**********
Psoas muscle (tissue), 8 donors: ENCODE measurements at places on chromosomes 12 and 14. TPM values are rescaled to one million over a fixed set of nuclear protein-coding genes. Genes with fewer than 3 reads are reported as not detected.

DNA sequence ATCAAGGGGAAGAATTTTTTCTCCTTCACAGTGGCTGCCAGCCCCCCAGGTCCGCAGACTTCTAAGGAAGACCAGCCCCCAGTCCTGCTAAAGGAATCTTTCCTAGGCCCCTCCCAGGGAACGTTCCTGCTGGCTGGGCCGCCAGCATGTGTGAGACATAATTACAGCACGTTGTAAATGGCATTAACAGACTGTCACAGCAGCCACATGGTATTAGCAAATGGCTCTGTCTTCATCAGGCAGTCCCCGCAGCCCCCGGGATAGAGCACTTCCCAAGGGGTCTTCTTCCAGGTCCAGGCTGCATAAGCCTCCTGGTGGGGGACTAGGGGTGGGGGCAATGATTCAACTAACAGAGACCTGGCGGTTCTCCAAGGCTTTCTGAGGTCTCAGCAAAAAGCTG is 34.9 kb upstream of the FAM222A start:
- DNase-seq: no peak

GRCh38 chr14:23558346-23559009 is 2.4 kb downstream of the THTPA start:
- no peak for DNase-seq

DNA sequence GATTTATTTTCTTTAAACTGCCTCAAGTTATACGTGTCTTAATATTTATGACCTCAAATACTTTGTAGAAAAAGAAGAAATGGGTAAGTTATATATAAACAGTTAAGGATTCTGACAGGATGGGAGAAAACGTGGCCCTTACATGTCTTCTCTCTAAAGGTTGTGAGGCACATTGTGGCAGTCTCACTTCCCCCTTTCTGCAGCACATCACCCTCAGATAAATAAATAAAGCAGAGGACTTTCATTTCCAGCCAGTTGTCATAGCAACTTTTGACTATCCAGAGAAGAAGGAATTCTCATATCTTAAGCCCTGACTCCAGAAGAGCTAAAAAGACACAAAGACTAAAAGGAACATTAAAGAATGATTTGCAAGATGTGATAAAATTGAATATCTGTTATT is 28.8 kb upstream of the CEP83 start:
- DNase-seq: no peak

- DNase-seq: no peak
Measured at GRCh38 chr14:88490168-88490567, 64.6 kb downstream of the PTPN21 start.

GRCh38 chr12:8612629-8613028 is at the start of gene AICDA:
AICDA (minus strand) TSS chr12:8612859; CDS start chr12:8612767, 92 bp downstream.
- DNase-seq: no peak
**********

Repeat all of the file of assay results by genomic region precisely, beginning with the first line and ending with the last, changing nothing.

Psoas muscle (tissue), 8 donors: ENCODE measurements at places on chromosomes 12 and 14. TPM values are rescaled to one million over a fixed set of nuclear protein-coding genes. Genes with fewer than 3 reads are reported as not detected.

DNA sequence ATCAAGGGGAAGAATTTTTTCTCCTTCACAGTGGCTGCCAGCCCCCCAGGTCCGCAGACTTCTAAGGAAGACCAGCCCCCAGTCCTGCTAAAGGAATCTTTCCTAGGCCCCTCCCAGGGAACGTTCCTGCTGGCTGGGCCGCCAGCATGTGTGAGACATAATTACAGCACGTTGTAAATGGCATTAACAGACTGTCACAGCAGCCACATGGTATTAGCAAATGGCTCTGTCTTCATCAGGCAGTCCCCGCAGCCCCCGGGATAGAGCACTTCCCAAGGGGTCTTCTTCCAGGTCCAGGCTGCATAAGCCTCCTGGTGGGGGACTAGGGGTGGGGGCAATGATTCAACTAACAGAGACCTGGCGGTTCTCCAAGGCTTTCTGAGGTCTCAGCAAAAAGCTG is 34.9 kb upstream of the FAM222A start:
- DNase-seq: no peak

GRCh38 chr14:23558346-23559009 is 2.4 kb downstream of the THTPA start:
- no peak for DNase-seq

DNA sequence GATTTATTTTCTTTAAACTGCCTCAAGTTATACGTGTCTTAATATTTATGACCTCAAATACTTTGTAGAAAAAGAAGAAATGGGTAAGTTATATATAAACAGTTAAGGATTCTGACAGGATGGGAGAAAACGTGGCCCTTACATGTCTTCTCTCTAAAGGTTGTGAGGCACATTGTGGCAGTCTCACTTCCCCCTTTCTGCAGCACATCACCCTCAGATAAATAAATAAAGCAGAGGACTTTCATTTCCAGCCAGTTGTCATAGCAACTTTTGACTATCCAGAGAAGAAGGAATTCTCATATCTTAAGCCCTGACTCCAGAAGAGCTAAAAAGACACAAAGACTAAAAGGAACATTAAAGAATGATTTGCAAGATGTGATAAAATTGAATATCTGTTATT is 28.8 kb upstream of the CEP83 start:
- DNase-seq: no peak

- DNase-seq: no peak
Measured at GRCh38 chr14:88490168-88490567, 64.6 kb downstream of the PTPN21 start.

GRCh38 chr12:8612629-8613028 is at the start of gene AICDA:
AICDA (minus strand) TSS chr12:8612859; CDS start chr12:8612767, 92 bp downstream.
- DNase-seq: no peak